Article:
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Rectangular to Spherical Coordinate conversion...

  1. Jul 9, 2017 #1
    1. The problem statement, all variables and given/known data
    Convert from rectangular to spherical coordinates.
    (-(sqrt3)/2 , 3/2 , 1)

    2. Relevant equations
    We know the given equations are
    ρ = sqrt(x^2 + y^2 + z^2)
    tan theta = y/x
    cos φ = z / ρ

    3. The attempt at a solution
    My answer was (2, -pi/3, pi/3)
    It should be a simple plug and go... Am I doing simple math wrong? The only part I think I could get wrong is the y/x but -3 / 2 / sqrt3 / 2 should be sqrt3 right?


    I'm using webassign if that matters at all. I'm sorry for posting such a simple question but I don't understand how that solution is wrong... I guess I'm just having a huge brain fart?
     
    Last edited: Jul 9, 2017
  2. jcsd
  3. Jul 9, 2017 #2

    Mark44

    Staff: Mentor

    No, since ##x = \frac{-\sqrt 3}{2}##. You are ignoring the sign, so your value for ##\theta## will be wrong.
     
  4. Jul 9, 2017 #3
    Sorry I must have deleted the negative sign by accident while I was editing. I've edited it back in and I had counted that into my calculations and that's why my theta is negative pi / 3 instead of positive.
     
  5. Jul 9, 2017 #4

    Mark44

    Staff: Mentor

    Your answer of (2, -pi/3, pi/3) looks fine to me. Is it possible that WebAssign doesn't recognize "pi" and wants you to enter a decimal value?
    Sometimes these programs are brain-dead...
     
  6. Jul 9, 2017 #5
    Yeah it's really frustrating especially considering it's such an easy question. I've tried decimal already and the simple "pi" or whatever, is correct for all the other choices...
     
  7. Jul 9, 2017 #6

    Mark44

    Staff: Mentor

    The second and third equations above are wrong, according to this wiki article (https://en.wikipedia.org/wiki/Spherical_coordinate_system).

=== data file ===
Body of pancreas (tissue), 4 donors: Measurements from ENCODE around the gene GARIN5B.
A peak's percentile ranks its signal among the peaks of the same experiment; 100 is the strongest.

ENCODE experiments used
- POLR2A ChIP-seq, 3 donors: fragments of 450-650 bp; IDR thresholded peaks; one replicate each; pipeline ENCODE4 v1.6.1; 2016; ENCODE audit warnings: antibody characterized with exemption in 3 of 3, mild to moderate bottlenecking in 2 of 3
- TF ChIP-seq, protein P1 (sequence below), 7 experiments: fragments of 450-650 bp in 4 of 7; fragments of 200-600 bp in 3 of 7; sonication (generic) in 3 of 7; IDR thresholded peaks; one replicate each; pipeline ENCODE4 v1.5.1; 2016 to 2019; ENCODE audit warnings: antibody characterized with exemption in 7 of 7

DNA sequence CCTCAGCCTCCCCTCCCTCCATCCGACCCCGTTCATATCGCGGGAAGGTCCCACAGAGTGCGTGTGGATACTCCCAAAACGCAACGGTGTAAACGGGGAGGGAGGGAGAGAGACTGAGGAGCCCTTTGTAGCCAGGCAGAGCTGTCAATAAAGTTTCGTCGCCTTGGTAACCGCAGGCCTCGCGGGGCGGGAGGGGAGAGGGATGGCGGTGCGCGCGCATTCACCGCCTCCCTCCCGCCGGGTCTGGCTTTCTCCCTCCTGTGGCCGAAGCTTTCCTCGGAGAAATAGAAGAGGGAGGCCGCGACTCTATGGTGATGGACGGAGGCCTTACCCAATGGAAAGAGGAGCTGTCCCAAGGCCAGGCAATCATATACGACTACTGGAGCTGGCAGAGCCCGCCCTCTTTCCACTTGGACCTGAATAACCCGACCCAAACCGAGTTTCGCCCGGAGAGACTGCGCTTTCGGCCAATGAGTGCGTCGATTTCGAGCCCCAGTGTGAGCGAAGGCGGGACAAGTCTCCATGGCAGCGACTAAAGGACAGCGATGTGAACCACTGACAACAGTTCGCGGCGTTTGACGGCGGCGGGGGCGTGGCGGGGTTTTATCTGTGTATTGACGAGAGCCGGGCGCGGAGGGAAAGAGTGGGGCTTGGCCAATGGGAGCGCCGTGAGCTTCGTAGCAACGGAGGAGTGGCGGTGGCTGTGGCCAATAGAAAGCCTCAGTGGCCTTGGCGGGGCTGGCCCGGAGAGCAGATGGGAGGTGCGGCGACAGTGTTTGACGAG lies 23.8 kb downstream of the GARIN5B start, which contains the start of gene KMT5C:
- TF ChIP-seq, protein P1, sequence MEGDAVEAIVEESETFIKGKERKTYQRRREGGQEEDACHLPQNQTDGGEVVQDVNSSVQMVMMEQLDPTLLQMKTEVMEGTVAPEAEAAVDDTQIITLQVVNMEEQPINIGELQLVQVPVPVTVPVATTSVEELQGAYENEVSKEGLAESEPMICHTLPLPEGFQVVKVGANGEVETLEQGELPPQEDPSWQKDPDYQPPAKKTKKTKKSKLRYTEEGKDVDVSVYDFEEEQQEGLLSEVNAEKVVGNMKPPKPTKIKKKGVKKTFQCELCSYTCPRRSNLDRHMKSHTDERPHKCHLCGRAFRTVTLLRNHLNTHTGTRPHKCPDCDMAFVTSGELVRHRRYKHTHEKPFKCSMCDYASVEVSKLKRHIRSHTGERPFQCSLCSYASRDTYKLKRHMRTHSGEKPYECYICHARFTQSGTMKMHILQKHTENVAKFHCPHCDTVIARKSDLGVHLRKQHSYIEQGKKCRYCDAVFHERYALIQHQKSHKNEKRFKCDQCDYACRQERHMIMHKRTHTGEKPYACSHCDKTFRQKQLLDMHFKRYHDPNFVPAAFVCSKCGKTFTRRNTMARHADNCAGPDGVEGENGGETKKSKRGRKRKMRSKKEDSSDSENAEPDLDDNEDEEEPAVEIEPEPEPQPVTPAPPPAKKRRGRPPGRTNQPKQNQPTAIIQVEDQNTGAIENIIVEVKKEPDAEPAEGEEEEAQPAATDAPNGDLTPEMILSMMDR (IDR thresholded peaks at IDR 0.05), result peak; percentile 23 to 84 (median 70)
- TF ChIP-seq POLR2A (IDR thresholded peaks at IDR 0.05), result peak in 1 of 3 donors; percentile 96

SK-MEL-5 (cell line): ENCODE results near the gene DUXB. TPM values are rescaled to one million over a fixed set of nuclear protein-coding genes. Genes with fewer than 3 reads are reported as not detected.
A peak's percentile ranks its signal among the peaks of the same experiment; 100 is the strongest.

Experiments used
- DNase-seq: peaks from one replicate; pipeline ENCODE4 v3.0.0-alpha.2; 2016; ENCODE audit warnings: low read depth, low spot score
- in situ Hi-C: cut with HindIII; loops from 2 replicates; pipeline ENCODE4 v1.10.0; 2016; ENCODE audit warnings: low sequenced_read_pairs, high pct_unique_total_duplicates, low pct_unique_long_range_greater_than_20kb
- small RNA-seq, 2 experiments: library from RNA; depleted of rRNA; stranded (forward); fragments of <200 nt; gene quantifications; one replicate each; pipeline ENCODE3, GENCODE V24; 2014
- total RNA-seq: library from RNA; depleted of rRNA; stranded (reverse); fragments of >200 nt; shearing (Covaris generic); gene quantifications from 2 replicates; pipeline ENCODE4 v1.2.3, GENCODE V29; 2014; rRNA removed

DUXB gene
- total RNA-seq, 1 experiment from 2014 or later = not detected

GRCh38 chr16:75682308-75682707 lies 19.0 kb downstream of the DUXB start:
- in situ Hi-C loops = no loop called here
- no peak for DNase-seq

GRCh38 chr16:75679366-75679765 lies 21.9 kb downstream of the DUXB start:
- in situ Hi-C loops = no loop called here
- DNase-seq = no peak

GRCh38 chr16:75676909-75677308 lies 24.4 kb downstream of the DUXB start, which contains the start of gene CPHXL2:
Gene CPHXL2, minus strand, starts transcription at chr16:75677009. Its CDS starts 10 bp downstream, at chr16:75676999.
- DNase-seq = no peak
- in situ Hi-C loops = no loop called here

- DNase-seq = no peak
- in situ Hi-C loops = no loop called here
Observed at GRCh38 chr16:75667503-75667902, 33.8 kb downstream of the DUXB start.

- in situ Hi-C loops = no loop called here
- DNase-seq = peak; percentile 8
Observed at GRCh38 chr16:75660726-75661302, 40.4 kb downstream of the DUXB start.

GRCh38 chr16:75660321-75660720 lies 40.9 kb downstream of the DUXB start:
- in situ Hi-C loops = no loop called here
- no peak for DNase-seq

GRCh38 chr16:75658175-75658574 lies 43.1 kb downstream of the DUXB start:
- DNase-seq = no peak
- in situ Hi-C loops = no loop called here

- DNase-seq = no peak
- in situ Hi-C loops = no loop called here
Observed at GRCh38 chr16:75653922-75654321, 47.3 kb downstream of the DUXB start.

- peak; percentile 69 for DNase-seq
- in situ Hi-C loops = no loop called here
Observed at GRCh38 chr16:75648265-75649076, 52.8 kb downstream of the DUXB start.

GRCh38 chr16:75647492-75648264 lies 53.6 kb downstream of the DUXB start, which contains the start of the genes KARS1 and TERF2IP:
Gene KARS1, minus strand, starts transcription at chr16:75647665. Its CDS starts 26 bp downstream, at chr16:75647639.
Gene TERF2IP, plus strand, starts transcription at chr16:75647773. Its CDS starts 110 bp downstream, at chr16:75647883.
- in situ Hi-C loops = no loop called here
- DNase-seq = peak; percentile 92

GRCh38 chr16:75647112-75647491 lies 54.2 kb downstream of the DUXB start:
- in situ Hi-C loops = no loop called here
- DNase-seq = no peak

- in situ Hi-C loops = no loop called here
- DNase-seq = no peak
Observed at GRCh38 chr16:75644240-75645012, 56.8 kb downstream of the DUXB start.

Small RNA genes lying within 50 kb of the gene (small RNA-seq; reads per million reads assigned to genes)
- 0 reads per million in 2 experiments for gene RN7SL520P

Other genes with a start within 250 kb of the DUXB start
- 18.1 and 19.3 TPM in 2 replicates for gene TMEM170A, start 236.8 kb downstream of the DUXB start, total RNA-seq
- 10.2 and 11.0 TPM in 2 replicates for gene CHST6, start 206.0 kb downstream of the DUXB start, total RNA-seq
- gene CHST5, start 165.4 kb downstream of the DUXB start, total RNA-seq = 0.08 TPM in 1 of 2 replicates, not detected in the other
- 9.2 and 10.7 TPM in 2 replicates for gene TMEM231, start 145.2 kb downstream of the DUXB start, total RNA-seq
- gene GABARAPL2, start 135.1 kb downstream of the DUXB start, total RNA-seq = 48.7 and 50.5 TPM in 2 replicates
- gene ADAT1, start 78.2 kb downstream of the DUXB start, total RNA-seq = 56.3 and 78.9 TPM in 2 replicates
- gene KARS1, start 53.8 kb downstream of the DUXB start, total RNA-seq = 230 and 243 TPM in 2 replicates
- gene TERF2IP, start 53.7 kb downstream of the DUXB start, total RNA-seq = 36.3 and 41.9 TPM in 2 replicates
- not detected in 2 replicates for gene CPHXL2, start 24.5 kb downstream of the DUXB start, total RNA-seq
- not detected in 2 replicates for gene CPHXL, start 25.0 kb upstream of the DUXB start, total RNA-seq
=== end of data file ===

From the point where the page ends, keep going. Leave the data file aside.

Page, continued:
##\theta = \arccos(z/r)## Here r is the same as your ##\rho##.
    ##\phi = \arctan(y/x)##
     
  8. Jul 9, 2017 #7
    There's no way that can be right... I've already done a few questions and gotten them all right except for this one... Also, I might trust the textbook more than wikipedia. I hope you don't take this as an insult or anything because I do appreciate the help.
     
  9. Jul 9, 2017 #8

    Mark44

    Staff: Mentor

    No, I don't take it as an insult at all. The wiki formulas seem weird to me, as well, and that's why I qualified my answer.

    I checked with wolframalpha, which gives an answer of (2, pi/3, 2pi/3) -- http://www.wolframalpha.com/input/?i=spherical+coordinates(-sqrt(3)/2,+3/2,+1).
    Not all books use the notation in the same way. For a point ##(\rho, \theta, \phi)##, some books call ##\theta## the inclination (measured away from the z-axis), and others call ##\phi## the inclination. These differences make your formulas correct as far as some books are concerned and incorrect in others.
     
  10. Jul 9, 2017 #9
    Ahh I see and understand now haha. Thank you for your help and it completely went over my head about how it could be more than one value of "n * pi / 3" for theta to be the value. I got the correct answer! Thank you so so much.
     
  11. Jul 9, 2017 #10

    Orodruin

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    Staff Emeritus
    Science Advisor
    Homework Helper
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    The typical convention in physics is that ##\theta## is the polar angle and ##\varphi## the azimuthal angle. In mathematics, the convention is usually the other way around. The Wikipedia page shows both conventions.
     
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